Typhoid fever: traveler’s diarrhea

January 10, 2020by Kalstein

Typhoid fever is a life-threatening infection caused by Salmonella typhi bacteria. In general it spreads through contaminated food or water, this germ being identified through microbiological cultures.

Once ingested, S. Typhi multiplies inside the macrophages and spreads throughout the body through the bloodstream, from where it travels to the bone marrow, liver and gallbladder and is released into the bile and into the stool

Its main symptoms are fever, fatigue, headache, nausea, abdominal pain and diarrhea. Some patients may have rashes. In severe cases, important complications may arise, which are sometimes even fatal. Even if the symptoms disappear, sometimes the patient is still a carrier, which means that other people can transmit the bacteria through the feces.

It is estimated that between 11 and 20 million people get typhoid fever every year and that between 128,000 and 161,000 of them end up dying. The greatest risk occurs in poor communities and vulnerable groups, including children.

Epidemiology

The prevalence of typhoid fever is unknown, but it is most often found in Asia, Africa and South America, where access to properly treated drinking water can be limited. It is rare in Europe and in Western countries, and is generally only produced imported from an endemic location. The annual incidence in Europe is estimated to be less than 1 / 30,000 people / year.

Clinical description

Symptoms usually appear 1-7 days after the ingestion of the bacteria and include high fever (39 to 40 ยฐ C), chills, constipation or diarrhea, headache, stomach ache, malaise, rash in the form of pink flat spots. in the chest and hepatosplenomegaly. The temperature rises for 2-3 days and remains high for another 10-14 days, accompanied by bradycardia and prostration. In severe cases, delirium, stupor and coma may occur. In 1-2% of patients, intestinal injuries can lead to bleeding and death. Others may develop pneumonia between the second and third week.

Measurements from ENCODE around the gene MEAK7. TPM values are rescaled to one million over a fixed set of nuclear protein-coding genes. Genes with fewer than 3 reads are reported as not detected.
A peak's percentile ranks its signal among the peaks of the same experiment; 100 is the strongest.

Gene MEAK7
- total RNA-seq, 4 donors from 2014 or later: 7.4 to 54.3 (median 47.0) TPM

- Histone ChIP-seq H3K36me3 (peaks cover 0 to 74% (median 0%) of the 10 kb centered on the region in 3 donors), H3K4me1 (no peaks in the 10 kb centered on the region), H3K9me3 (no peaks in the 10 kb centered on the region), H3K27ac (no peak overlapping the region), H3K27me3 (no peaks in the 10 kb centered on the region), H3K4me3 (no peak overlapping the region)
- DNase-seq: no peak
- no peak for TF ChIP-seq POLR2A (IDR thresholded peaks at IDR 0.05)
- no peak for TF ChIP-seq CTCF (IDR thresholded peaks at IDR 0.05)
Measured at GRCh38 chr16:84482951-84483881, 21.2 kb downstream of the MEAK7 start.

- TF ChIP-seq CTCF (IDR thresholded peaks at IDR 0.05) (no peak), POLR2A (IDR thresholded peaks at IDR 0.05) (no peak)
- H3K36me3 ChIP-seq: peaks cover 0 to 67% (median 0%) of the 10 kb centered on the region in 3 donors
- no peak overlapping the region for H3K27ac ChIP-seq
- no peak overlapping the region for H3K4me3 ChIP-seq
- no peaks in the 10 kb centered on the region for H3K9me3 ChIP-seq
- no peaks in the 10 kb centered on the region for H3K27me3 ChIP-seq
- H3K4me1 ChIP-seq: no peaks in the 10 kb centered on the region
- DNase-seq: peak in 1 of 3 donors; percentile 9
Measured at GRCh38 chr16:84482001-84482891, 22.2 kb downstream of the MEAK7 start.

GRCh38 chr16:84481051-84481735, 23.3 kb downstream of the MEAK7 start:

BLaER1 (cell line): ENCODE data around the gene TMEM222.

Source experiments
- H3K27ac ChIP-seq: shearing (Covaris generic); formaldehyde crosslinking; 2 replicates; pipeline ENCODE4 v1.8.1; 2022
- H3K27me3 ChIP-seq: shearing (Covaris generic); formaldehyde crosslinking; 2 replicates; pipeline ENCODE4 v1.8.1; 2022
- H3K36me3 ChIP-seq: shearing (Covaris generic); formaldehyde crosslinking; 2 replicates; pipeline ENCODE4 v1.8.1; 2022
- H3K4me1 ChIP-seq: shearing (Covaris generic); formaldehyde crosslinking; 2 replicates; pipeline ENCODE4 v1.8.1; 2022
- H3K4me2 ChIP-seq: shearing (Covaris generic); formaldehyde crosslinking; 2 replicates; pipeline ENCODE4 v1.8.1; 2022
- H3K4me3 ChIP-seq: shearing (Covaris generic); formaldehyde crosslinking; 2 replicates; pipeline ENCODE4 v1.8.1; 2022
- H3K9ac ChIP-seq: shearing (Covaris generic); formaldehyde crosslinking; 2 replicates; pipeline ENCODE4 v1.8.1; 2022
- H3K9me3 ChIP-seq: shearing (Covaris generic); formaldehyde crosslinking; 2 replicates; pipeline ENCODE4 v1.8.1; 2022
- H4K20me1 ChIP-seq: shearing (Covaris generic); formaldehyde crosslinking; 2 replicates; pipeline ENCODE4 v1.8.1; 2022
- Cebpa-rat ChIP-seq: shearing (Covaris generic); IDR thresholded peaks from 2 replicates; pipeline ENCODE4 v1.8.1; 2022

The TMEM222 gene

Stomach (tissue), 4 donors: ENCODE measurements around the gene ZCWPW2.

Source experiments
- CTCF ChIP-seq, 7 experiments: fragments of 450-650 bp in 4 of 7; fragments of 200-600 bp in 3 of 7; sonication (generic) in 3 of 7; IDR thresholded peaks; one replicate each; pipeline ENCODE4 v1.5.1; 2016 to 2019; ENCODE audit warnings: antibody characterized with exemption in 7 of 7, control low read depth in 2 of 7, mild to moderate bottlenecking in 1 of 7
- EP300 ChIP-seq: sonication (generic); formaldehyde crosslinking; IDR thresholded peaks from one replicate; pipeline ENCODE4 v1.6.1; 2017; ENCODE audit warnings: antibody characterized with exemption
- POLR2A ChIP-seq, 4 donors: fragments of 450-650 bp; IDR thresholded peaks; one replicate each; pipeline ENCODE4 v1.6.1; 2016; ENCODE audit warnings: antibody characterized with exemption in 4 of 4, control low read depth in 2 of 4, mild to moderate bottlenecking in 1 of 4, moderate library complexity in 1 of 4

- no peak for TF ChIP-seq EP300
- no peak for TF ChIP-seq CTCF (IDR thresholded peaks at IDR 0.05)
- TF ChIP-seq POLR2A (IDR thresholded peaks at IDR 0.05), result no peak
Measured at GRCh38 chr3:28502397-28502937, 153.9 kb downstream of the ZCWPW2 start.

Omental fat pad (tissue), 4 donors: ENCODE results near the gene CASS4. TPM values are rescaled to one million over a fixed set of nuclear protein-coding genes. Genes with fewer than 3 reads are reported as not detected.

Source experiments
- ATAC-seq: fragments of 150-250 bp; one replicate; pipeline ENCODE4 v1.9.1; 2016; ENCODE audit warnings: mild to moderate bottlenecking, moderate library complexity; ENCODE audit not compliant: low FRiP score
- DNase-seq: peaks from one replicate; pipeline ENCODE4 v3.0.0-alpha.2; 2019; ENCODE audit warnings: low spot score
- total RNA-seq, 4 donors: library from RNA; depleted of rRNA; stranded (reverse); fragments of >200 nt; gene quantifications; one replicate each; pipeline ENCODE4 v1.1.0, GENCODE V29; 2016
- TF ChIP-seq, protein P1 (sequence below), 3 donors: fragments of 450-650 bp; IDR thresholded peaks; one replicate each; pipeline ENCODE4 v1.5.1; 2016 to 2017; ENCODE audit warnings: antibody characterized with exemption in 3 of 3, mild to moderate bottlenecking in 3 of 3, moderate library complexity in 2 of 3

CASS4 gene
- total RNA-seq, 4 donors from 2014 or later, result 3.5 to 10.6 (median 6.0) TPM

Intestinal bleeding and perforation (usually in the terminal ileum) is a serious complication that can occur 2-3 weeks after infection, and usually occurs in developing countries where treatment is not always available. The period of convalescence can last several months. Patients may be carriers after the disappearance of symptoms. With treatment, most patients recover after 5-7 days of therapy and death from this cause is very rare.

Diagnostic methods

The diagnosis of typhoid fever is suspected in patients with fever who have recently traveled to an area where the disease is endemic. The only methodology currently capable of reliably confirming the diagnosis of typhoid fever involves a microbiological culture to detect S. Typhi in the stool or blood sample. The Widal reaction, a test based on antigen-antibody agglutination, is used only in developing countries as it is fast, economical and does not require a specialized laboratory, but lacks sensitivity and specificity.

Differential diagnosis

Other bacteria, viruses, or pathogenic parasites cause diseases similar to typhoid fever such as malaria, dengue fever, leptospirosis, rickettsia typhus (see these terms) and the flu.

Management and treatment

Typhoid fever is treated with antimicrobials, usually fluoroquinolones, which are essential for the elimination of bacteria. Patients usually begin to recover after 2-3 days, but they must complete the course of treatment to prevent a relapse or the latent infection. If intestinal perforation occurs, immediate surgical intervention is necessary. When traveling to countries where typhoid fever is endemic, vaccination is recommended. The two currently available authorized vaccines are the live attenuated Ty21a vaccine (oral) and the Vi (parenteral) polysaccharide vaccine. Travelers should take precautions to avoid the intake of non-potable water and food prepared in unsuitable hygienic-sanitary conditions. Any case of typhoid fever should be reported immediately. Food should not be handled by people who have been infected with typhoid fever recently since they could still be carriers.

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